A mother is fighting to bring her son back to school as she claimed her son is being denied to return due to his disabilities.

Angelina Murphy hoped that her 11-year-old son Liam could return to Breakspeare School in Abbots Langley after the government made it mandatory for all children to go to school.

But Liam – who has various conditions including chronic lung disease, down syndrome and epilepsy – is like many disabled children across the country who are being denied access to school due to councils not preparing a feasible safety plan.

An Education, Health, and Care Plan (EHCP) should have been completed by Hertfordshire County Council before the start of the school term.

But Mrs Murphy was told her son could not return to school due to personal protective equipment (PPE) requirements for children with suctioning needs.

Now she believes that no efforts were made during the course of the pandemic and summer holidays to form a safety plan for her son.

She believes that Hertfordshire County Council is acting "unlawfully" against Liams’ medical conditions – as he is not receiving the full-time education he is legally entitled to.

She said: “Before the end of term last year, I suspected that they wouldn’t be prepared to have him based on their lack of effort to do and provide anything on his EHCP.

“I received a phone call Thursday last week to say the staff had not been fit tested for their masks, so therefore they couldn’t send anybody home (to teach and care for him). He couldn’t attend the school because he has suctioning needs and therefore there was nothing they were prepared to offer us at the moment.

“I’ve received emails about them ‘exploring options’, but they had since June to explore options and since then to do fit testing.”

As a result, Liam has had to stay at home since the school term restarted, with no form of education or support.

There is currently no time frame on when Liam can return to school.

This made Mrs Murphy question the ‘get back to school’ message promoted by Prime Minister Boris Johnson – as she feels that a certain group of children are being neglected.

The mother understands that the county council is looking to reduce his education, which she finds unacceptable.

Liam receives rebound therapy through a trampoline, which is one thing that may be stripped from him if he does return. The school said they would be unable to let Liam have this therapy as it causes him to cough – and infection control during the pandemic would make it difficult to clean the trampoline after it was used.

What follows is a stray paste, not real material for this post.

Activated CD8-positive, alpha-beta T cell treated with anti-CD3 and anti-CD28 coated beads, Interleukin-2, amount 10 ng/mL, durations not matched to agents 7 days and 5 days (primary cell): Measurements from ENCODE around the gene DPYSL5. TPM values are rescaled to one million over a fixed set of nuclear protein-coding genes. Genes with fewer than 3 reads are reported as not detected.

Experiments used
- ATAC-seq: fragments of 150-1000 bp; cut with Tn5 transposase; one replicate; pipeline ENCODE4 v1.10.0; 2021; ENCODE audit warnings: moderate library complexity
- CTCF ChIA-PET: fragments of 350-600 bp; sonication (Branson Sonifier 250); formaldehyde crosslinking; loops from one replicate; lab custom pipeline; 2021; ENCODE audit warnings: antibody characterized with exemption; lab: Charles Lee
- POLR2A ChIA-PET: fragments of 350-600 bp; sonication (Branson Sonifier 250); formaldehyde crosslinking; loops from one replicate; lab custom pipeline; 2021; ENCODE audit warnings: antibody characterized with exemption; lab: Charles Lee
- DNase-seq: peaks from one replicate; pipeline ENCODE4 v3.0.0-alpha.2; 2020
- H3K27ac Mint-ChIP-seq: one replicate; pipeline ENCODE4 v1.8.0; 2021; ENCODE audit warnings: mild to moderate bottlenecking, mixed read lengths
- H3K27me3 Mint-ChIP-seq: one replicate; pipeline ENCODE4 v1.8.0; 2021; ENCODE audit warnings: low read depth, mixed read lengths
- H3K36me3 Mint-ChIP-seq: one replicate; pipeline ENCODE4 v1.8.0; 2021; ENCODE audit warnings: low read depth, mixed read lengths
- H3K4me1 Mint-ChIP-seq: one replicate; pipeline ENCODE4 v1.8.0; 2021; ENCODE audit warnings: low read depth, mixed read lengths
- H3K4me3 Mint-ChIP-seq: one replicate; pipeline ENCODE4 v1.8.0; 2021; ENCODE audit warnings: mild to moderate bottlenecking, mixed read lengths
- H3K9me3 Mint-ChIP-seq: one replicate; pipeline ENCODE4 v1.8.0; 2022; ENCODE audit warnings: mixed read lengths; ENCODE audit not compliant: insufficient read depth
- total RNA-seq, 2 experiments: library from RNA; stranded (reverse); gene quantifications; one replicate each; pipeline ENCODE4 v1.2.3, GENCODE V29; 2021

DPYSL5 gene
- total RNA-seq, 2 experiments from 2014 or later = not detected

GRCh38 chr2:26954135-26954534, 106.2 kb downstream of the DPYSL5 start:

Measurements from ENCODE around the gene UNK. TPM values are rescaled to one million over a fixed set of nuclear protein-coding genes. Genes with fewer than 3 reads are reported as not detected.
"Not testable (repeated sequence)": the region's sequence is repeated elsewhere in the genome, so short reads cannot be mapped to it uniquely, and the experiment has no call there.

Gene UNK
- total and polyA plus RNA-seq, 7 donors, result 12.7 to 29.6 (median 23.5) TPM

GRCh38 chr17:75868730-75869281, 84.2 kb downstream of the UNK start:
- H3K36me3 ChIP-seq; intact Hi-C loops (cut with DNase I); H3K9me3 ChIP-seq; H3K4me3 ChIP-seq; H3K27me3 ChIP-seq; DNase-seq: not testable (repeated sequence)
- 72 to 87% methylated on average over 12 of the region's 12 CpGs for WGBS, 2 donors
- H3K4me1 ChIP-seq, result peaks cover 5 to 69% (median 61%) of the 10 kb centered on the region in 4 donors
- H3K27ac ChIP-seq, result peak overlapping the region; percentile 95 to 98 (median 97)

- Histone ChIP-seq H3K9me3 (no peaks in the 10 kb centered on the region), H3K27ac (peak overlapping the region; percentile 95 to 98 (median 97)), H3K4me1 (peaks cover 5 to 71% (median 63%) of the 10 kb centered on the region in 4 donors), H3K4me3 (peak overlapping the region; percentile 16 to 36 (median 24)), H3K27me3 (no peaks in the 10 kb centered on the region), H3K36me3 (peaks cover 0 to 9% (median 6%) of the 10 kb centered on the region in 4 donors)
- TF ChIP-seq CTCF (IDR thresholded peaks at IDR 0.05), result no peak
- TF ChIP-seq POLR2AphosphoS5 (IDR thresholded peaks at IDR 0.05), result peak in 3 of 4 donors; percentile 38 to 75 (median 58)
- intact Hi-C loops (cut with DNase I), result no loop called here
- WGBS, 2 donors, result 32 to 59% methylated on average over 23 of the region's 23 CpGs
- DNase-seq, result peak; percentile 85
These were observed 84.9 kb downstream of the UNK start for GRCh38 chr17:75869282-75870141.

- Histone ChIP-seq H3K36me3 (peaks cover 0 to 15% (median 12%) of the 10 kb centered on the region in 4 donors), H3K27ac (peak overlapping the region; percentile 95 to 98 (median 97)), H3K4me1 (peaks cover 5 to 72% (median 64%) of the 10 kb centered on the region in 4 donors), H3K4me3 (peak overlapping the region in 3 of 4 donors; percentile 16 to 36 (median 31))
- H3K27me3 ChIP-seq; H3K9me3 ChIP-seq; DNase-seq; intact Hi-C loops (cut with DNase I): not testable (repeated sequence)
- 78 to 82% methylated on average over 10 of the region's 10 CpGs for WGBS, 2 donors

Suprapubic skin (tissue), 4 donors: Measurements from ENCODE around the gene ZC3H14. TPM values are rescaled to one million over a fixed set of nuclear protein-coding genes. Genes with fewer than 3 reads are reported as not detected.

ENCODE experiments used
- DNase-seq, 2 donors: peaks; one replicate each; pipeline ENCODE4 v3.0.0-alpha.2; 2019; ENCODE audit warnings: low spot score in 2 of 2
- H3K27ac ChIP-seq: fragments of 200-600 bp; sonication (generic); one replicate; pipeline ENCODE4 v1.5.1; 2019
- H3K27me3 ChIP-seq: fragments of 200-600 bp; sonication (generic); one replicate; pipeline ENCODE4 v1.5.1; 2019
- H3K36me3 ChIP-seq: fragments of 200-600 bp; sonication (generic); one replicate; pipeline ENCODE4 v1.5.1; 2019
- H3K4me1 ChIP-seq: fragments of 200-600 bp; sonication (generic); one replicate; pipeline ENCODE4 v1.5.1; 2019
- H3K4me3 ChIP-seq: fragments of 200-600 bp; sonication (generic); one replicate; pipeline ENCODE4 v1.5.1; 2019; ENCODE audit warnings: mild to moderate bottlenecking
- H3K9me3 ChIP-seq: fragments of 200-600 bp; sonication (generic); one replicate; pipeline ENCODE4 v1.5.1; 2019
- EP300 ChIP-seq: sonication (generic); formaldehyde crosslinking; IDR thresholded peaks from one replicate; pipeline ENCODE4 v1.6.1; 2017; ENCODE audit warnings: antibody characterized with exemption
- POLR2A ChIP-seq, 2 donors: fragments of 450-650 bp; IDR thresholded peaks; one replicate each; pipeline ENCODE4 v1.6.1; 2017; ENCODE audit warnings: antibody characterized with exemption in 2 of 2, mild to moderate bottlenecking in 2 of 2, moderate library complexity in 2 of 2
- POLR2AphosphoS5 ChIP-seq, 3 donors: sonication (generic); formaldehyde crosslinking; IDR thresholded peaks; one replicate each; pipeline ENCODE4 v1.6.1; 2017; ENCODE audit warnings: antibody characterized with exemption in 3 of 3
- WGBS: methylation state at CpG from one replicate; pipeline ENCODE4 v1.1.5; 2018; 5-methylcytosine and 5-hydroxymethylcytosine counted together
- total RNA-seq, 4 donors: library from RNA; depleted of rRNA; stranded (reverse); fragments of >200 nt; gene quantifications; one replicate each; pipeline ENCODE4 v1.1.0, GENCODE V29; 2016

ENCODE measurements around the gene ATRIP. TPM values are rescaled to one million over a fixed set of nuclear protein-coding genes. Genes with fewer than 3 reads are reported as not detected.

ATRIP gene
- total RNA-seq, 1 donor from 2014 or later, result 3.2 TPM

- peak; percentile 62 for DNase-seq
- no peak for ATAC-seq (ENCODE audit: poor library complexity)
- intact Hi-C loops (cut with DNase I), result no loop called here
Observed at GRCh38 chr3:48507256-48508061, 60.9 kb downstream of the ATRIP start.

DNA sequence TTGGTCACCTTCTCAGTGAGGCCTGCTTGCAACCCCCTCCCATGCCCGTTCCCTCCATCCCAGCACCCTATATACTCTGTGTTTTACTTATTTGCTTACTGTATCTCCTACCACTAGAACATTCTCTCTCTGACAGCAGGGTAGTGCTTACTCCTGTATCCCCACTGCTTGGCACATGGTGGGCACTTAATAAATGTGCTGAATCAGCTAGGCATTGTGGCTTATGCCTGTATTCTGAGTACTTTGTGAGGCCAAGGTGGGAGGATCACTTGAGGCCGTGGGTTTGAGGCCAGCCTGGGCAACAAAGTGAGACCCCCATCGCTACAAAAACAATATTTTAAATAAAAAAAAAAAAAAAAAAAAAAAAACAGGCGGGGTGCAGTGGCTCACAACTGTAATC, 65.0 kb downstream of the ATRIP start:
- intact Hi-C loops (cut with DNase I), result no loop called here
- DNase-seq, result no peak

Mrs Murphy questions how trampoline parks can operate during the pandemic, and the school says they would struggle to clean one trampoline.

She said: “They’ve just stopped, they don’t want to investigate how to make it safe for Liam to come back to school, they just don’t want to do it at all - that’s the easiest option for them, and it’s an unlawful option.

“We’re in the school year, we’re past needing to explore options. They need to do.”

The mother says that at this time, she feels it is safe for her son to return.

The Murphy family have been overly cautious over various viruses to safeguard Liam who is very vulnerable, but she has enough confidence to at least bring Liam back to school.

She said: “We have been afraid of viruses for 11 years - we are constantly in fear of viruses, so we are actually 11 years ahead of everyone else in our thinking when it comes to Covid.

“We need to balance our fears with him living his life. We’re not going to put him into a situation that’s unsafe, we will monitor the school, transmissions, hospital admissions.

“We want for him to enjoy himself now while he can, and then we’ll see how things go on.”

She continued: “What’s the point of having him living at home all of the time? That’s not living a life, that’s surviving.”

Jenny Coles, director of children’s services said: “While we cannot comment on individual cases, it is our expectation that all children, including those with special educational needs and disabilities, will return to school this week.

“We are aware of a small number of children who due to their needs, it will not be safe for them to return to school full-time with the current infection and control regime in place. We will continue to work closely with our schools, parents and carers on the best resolutions for all pupils.”